Top awards for research on supersonic rocket, adolescent meth exposure
Cal State L.A. students garner double first prizes at systemwide student research competition
Los Angeles, CA – Cal State L.A.’s psychology major Tony Ye—along with CSULA mechanical engineering team Azizkhan Pathan, Joseph David Wells and Benjamin Liu—recently took home first-place awards from the 27th Annual CSU Student Research Competition at Cal Poly Pomona.
Awards for research and creative scholarly activity were presented to 40 outstanding CSU undergraduate and graduate students. Participating at this event were approximately 200 students who had earned honors at their campuses.
Cal State L.A.’s participants at the statewide competition were selected at a recent campus symposium on research and creative activities. The symposium encourages all Cal State L.A. students—undergraduate and graduate in every discipline—to showcase their projects and provides opportunities to network with administrators, faculty and peers.
Tony Ye’s research—which won first place in the graduate division of the Behavioral and Social Sciences category—investigated the long-term effects of escalating, adolescent methamphetamine (mAMPH) exposure on cognitive flexibility as measured by reversal learning and the likelihood of later self-administration.
“Tony Ye represents the best and brightest of Cal State L.A.,” said Ye’s faculty mentor Alicia Izquierdo, professor of psychology at CSULA. “I’m very pleased that his tireless work in the lab has been recognized. He is soon to leave us to go to the University of Arizona’s Neuroscience Ph.D. program.”
Ye’s research presentation, entitled “Cognitive Inflexibility After Adolescent Methamphetamine Exposure,” showed that even modest exposure to mAMPH during late adolescent may induce general learning impairments in adulthood, and a heightened sensitivity to the long-term effects of mAMPH. His research also garnered one of two CSULA’s 2013 Phi Kappa Phi Travel Award. Ye is a Los Angeles resident.
With students from throughout the 23-campus CSU system, the competition covered 10 categories, each with undergraduate and graduate levels. Each student was given 10 minutes to present to a jury, which then had five minutes to ask questions.
The research by Pathan (Victorville resident), Wells (Baldwin Park resident) and Liu (Temple City resident)—which took first place in the undergraduate division of the Engineering and Computer Sciences category—was focused on the design, fabrication, launch, and recovery of a supersonic experimental sounding rocket with a target apogee of 25,000 feet above ground level.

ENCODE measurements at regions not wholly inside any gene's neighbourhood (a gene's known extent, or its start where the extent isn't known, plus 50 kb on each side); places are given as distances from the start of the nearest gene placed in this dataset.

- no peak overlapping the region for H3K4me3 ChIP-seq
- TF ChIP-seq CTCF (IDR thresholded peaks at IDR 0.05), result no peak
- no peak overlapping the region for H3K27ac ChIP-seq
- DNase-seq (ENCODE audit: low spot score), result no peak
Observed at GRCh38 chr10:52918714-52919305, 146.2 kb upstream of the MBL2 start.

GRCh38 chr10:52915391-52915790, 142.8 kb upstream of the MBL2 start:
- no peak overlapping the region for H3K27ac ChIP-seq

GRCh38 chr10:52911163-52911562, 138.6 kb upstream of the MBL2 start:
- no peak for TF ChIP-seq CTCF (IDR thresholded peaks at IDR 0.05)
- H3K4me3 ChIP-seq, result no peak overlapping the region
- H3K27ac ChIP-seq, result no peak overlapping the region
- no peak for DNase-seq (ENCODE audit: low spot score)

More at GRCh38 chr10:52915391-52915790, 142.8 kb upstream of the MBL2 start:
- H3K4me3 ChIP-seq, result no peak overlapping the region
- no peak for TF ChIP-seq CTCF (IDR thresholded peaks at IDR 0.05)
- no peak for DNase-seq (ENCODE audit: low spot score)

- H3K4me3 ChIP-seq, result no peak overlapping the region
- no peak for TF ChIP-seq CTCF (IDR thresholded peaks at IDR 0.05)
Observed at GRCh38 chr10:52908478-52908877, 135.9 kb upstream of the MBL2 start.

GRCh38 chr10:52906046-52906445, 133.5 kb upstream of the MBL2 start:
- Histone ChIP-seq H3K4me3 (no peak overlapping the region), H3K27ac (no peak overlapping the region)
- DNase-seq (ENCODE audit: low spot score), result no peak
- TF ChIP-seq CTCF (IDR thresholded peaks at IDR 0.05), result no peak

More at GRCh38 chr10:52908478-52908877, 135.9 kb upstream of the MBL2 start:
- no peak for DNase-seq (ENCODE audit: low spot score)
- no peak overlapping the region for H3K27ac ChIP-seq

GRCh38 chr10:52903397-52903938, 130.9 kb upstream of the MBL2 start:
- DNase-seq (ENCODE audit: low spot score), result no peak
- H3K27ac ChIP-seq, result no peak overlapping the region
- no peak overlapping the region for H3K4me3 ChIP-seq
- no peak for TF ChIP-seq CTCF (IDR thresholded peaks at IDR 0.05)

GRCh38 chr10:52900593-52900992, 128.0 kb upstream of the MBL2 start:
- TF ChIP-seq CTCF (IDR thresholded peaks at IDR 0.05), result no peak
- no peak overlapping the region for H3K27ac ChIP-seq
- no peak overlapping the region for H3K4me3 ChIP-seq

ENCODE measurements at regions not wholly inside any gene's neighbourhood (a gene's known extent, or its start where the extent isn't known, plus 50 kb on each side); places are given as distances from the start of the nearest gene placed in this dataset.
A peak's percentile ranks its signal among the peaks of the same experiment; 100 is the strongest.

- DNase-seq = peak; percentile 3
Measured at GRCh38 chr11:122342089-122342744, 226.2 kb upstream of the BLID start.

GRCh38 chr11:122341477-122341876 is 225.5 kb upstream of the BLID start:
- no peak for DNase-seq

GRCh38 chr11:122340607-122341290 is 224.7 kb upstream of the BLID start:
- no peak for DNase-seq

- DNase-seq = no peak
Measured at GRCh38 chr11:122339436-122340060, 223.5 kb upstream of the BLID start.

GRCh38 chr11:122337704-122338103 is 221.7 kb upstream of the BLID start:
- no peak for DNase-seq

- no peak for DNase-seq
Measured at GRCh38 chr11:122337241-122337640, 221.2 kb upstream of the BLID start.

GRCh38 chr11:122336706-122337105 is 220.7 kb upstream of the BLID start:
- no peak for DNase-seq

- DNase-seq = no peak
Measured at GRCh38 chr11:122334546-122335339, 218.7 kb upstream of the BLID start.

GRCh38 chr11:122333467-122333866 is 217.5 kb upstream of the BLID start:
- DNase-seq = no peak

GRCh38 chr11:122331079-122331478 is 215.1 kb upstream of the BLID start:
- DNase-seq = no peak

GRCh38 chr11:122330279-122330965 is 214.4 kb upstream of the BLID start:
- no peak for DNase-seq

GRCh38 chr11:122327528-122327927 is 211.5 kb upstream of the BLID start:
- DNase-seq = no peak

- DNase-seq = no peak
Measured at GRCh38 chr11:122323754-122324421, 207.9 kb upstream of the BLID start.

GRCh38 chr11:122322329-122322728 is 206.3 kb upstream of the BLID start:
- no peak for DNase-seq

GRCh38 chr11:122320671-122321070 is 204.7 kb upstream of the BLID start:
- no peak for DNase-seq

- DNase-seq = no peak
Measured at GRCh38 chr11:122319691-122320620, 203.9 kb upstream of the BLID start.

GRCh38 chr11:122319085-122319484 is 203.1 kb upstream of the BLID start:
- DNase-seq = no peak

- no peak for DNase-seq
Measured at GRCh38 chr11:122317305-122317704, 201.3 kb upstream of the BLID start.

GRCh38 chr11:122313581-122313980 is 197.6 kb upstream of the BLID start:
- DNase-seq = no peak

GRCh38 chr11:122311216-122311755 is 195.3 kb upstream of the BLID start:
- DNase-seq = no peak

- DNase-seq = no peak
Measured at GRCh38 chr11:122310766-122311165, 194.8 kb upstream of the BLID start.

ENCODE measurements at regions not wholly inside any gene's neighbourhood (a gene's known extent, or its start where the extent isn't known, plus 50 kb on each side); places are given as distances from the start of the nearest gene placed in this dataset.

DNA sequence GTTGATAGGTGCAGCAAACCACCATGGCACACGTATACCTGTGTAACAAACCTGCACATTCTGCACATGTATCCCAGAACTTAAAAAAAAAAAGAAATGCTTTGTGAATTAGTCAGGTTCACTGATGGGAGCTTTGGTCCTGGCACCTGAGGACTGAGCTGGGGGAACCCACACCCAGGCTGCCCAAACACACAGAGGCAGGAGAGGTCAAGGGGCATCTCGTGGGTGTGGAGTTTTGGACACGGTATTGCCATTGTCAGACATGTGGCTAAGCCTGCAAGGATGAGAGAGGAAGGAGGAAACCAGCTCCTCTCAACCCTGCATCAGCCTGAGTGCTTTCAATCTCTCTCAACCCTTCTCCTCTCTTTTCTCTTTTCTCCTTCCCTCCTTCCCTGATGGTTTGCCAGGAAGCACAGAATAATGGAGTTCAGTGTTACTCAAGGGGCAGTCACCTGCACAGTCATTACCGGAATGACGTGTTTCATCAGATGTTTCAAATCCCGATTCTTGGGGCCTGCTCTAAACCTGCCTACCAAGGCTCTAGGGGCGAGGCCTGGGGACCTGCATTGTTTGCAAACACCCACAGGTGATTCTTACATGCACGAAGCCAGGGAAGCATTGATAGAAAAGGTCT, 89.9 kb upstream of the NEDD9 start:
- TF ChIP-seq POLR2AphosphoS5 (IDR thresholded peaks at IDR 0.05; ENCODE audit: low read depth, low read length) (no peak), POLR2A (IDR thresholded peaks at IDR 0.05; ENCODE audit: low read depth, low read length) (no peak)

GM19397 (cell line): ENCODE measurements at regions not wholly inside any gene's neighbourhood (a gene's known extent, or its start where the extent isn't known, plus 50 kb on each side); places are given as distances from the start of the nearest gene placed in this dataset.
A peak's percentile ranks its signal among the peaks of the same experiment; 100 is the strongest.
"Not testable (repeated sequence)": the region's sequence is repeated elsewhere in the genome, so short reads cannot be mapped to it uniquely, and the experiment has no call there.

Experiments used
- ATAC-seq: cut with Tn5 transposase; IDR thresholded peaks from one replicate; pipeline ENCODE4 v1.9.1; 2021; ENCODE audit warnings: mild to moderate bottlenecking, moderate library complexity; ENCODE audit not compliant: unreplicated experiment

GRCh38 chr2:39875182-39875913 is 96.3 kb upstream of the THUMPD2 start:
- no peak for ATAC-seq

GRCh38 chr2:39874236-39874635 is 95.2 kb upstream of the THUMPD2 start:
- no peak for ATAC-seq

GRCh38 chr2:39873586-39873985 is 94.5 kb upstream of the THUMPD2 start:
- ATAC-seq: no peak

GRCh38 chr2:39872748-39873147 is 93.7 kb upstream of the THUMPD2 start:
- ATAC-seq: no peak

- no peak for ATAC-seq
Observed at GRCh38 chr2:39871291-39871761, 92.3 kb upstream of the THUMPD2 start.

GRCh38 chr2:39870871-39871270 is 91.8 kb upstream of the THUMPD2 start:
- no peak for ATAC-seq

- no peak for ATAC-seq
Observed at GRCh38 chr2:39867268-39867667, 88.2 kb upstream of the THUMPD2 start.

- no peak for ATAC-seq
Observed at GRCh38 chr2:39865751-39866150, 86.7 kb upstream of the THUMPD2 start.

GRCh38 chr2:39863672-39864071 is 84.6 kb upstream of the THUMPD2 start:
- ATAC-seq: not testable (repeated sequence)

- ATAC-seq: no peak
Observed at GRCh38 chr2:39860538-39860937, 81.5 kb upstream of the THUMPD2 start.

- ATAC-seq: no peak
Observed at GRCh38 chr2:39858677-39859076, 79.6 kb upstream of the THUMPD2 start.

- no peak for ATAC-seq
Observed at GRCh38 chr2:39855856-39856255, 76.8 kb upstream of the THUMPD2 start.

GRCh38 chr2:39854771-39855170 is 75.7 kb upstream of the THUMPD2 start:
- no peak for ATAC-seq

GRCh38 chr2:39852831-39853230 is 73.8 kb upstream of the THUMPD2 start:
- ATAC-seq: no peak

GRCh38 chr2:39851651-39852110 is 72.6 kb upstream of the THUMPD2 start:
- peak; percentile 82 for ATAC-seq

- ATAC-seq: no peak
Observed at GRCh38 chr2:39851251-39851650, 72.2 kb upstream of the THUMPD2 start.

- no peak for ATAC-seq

The team’s presentation, entitled “Experimental Sounding Supersonic Rocket Design,” addressed their experiment that has been conducted to mitigate trajectory failures, prevent structural damage, and locate the system after impact using Iridium GPS. A test rocket was used to begin the validation of computational programs and to verify design specifications of the final rocket. The team’s advisers are Darrell Guillaume, professor of mechanical engineering at CSULA, and Charles Hoult, a retired aerospace engineer.
“Pathan, Wells and Liu, along with six others in the team, have been exceptional all year,” said Ted Nye, instructor for the Senior Design class at CSULA. “They have combined the best of engineering using modeling and analytical predictions, then correlating these to test results to achieve optimum rocket performance.”
For a list of awardees:
# # #
Working for California since 1947: The 175-acre hilltop campus of California State University, Los Angeles is at the heart of a major metropolitan city, just five miles from Los Angeles’ civic and cultural center. More than 20,000 students and 220,000 alumni—with a wide variety of interests, ages and backgrounds—reflect the city’s dynamic mix of populations. Six Colleges offer nationally recognized science, arts, business, criminal justice, engineering, nursing, education and humanities programs, among others, led by an award-winning faculty. Cal State L.A. is home to the critically-acclaimed Luckman Jazz Orchestra and to the Honors College for high-achieving students. Programs that provide exciting enrichment opportunities to students and community include an NEH-supported humanities center; a NASA-funded center for space research; and a growing forensic science program, housed in the Hertzberg-Davis Forensic Science Center. www.calstatela.edu